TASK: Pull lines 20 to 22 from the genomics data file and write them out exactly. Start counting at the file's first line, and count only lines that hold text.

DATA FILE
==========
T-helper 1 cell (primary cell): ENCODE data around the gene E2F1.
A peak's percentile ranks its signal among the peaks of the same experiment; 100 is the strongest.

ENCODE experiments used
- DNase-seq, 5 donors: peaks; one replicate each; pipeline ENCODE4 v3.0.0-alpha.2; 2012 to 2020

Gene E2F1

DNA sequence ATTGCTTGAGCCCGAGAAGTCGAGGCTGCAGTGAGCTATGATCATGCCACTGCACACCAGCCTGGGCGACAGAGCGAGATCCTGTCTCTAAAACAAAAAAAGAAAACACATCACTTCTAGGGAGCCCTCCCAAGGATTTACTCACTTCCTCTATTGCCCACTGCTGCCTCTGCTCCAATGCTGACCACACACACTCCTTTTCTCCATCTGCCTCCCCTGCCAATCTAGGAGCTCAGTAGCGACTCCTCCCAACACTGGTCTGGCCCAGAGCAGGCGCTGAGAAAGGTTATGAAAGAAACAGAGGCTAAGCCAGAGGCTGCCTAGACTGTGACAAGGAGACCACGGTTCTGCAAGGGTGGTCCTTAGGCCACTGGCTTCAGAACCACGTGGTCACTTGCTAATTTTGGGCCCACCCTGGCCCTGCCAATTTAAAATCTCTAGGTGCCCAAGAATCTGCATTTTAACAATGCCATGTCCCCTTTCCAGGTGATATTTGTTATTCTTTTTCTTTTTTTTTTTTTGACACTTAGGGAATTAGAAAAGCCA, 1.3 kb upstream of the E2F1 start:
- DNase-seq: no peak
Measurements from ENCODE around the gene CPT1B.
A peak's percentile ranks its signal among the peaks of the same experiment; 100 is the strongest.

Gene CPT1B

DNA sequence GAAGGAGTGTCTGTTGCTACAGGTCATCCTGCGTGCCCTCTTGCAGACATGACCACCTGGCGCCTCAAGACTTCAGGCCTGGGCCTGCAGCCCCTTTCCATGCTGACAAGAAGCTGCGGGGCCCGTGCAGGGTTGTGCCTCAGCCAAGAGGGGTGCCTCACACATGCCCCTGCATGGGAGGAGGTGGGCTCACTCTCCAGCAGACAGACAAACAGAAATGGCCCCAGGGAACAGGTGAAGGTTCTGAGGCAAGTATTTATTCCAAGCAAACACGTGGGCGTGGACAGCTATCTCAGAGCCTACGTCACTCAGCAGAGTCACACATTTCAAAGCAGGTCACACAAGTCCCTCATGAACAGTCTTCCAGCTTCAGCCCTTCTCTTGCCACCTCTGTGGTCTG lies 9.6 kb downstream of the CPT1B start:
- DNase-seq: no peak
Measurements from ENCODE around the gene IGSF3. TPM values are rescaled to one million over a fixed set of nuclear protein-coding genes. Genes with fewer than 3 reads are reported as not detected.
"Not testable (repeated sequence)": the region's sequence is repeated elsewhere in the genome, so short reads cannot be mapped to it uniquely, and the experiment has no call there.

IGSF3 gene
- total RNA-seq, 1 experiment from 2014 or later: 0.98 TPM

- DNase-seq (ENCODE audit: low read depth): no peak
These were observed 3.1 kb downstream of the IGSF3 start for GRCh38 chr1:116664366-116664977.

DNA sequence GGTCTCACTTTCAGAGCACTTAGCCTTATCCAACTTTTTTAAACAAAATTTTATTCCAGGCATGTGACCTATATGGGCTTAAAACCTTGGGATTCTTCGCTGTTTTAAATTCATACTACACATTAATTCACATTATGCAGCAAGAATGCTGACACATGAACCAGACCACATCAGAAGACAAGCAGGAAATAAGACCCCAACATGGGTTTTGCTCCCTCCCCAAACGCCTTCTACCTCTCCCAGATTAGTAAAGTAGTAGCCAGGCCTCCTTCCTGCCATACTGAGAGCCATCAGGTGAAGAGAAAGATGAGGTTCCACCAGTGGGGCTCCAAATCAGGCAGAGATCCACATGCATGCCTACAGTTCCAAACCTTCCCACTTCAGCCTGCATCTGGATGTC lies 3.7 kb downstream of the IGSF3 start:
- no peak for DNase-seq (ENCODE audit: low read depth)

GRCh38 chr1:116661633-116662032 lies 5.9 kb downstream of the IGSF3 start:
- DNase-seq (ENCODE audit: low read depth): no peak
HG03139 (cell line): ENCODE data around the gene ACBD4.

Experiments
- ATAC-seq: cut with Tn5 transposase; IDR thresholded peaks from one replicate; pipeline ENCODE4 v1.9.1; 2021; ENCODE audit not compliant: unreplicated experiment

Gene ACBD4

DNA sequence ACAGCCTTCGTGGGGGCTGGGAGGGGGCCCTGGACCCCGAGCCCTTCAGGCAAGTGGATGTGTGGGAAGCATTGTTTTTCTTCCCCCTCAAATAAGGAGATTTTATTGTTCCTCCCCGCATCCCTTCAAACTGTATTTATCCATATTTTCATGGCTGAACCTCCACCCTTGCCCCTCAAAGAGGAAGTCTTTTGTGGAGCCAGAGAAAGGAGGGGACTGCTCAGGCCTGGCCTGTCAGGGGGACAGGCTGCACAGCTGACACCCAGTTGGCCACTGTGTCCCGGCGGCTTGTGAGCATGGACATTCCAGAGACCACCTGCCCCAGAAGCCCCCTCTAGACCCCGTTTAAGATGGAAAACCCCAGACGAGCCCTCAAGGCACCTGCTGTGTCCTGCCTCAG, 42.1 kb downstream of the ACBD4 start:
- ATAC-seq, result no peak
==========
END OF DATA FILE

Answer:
- no peak for DNase-seq (ENCODE audit: low read depth)

GRCh38 chr1:116661633-116662032 lies 5.9 kb downstream of the IGSF3 start:
- DNase-seq (ENCODE audit: low read depth): no peak